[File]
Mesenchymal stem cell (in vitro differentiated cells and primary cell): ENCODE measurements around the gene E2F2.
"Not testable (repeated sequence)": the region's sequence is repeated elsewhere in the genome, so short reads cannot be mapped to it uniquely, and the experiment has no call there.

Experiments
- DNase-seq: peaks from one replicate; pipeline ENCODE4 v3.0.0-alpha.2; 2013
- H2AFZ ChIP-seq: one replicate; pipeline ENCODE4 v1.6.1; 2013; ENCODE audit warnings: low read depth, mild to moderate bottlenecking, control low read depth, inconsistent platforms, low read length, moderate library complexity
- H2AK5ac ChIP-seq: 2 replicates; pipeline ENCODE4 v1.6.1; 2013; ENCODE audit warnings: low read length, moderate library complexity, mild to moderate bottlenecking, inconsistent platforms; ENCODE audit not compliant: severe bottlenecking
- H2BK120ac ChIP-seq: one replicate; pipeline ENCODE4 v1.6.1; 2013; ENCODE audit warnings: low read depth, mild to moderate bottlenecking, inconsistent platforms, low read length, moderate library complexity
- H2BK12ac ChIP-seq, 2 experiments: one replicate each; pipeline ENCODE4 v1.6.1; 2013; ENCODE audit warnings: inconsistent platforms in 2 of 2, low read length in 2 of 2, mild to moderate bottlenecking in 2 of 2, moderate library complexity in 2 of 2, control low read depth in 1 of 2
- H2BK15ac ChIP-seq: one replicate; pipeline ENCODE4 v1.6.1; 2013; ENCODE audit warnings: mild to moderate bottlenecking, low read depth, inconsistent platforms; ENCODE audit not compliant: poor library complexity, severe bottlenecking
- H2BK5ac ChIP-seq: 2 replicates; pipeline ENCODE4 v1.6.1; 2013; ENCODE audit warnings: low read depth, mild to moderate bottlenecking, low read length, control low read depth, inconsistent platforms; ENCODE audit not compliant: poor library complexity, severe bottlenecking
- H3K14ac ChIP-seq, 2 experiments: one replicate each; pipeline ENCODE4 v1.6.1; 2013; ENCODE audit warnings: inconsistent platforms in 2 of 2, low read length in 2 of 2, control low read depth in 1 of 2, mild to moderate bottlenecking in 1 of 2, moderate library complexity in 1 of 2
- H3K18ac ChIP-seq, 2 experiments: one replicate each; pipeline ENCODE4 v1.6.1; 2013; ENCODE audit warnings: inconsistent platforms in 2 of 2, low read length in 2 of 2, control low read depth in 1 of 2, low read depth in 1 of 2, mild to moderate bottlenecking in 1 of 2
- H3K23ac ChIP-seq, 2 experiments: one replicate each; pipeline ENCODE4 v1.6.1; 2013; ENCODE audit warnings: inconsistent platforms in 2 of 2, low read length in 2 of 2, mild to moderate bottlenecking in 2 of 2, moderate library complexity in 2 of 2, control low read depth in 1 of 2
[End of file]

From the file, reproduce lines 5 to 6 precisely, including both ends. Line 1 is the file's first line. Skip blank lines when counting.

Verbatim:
- H2AFZ ChIP-seq: one replicate; pipeline ENCODE4 v1.6.1; 2013; ENCODE audit warnings: low read depth, mild to moderate bottlenecking, control low read depth, inconsistent platforms, low read length, moderate library complexity
- H2AK5ac ChIP-seq: 2 replicates; pipeline ENCODE4 v1.6.1; 2013; ENCODE audit warnings: low read length, moderate library complexity, mild to moderate bottlenecking, inconsistent platforms; ENCODE audit not compliant: severe bottlenecking